multilingual content or where the robot is searching for only specific
content.

5. The need for the robots.txt file was also felt to stop robots from
deluging servers with rapid-fire requests or re-indexing the same files
repeatedly. If you have duplicate content on your site for any reason, the
same can be controlled from getting indexed. This will help you avoid any
duplicate content penalties.


Disadvantages of the robots.txt file

Careless handling of directory and filenames can lead hackers to snoop
around your site by studying the robots.txt file, as you sometimes may
also list filenames and directories that have classified content. This is
not a serious issue as deploying some effective security checks to the
content in question can take care of it. For example if you have your
traffic log on your site on a URL such as www.example.com/stats/index.htm
which you do not want robots to index, then you would have to add a
command to your robots.txt file. As an example:

User-agent: *
Disallow: /stats/

However, it is easy for a snooper to guess what you are trying to hide
and simply typing the URL www.example.com/stats in his browser would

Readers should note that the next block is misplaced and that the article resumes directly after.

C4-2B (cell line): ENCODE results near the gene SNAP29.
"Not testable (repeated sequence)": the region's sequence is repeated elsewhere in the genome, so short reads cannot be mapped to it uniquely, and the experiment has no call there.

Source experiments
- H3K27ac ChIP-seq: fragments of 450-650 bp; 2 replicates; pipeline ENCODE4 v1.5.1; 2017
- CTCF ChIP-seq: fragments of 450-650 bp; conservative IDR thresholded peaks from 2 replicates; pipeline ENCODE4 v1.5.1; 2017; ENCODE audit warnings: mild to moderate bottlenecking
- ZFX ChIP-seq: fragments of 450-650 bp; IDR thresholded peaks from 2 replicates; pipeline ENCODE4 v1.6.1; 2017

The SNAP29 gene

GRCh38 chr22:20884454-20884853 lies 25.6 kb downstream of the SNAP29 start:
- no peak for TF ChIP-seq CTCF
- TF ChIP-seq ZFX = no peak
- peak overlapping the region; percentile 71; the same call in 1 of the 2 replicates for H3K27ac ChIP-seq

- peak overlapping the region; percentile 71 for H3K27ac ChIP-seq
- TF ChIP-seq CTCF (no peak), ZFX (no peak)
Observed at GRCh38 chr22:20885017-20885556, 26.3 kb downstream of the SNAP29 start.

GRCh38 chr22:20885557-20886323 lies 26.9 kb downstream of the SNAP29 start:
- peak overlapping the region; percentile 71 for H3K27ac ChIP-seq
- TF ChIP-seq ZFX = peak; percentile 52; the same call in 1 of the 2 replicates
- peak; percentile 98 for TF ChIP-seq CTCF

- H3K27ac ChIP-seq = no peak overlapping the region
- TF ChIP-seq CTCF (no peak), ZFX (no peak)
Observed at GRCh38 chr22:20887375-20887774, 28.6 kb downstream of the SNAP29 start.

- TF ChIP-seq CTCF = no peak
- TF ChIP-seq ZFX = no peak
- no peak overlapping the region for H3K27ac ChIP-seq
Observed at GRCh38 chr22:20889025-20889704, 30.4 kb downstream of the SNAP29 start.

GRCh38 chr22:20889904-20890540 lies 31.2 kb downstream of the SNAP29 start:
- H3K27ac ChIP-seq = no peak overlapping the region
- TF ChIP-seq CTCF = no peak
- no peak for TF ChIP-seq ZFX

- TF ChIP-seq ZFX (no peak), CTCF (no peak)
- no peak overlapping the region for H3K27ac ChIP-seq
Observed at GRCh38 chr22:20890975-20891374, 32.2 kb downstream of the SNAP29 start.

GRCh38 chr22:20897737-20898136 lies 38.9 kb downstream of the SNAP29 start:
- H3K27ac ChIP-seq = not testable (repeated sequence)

enable access to the same. This calls for one of the following remedies -

1. Change file names:

Change the stats filename from index.htm to something different, such
as stats-new.htm so that your stats URL now becomes
www.example.com/stats/stats-new.htm

Place a simple text file containing the text, “Sorry you are not
authorized to view this page”, and save it as index.htm in your
/stats/directory.

This way the snooper cannot guess your actual filename and get to your
banned content.

2. Use login passwords:

Password-protect the sensitive content listed in your robots.txt
file.


Optimization of the robots.txt file

The right commands : Use correct commands. Most common errors
include - putting the command meant for “User-agent” field in the
“Disallow field” and vice-versa.
Please also note that there is no “Allow” command in the standard
robots.txt protocol. Content not blocked in the “Disallow” field is
considered allowed. Currently, only two fields are recognized: “The User-
agent field” and the “Disallow field”. Experts are considering the
addition of more robot recognizable commands to make the robots.txt file
more Webmaster and robot friendly.

Note - Google is the only search engine, which is experimenting
with certain new robots.txt commands. There are indications that Google
now recognizes the "Allow" command. Please refer: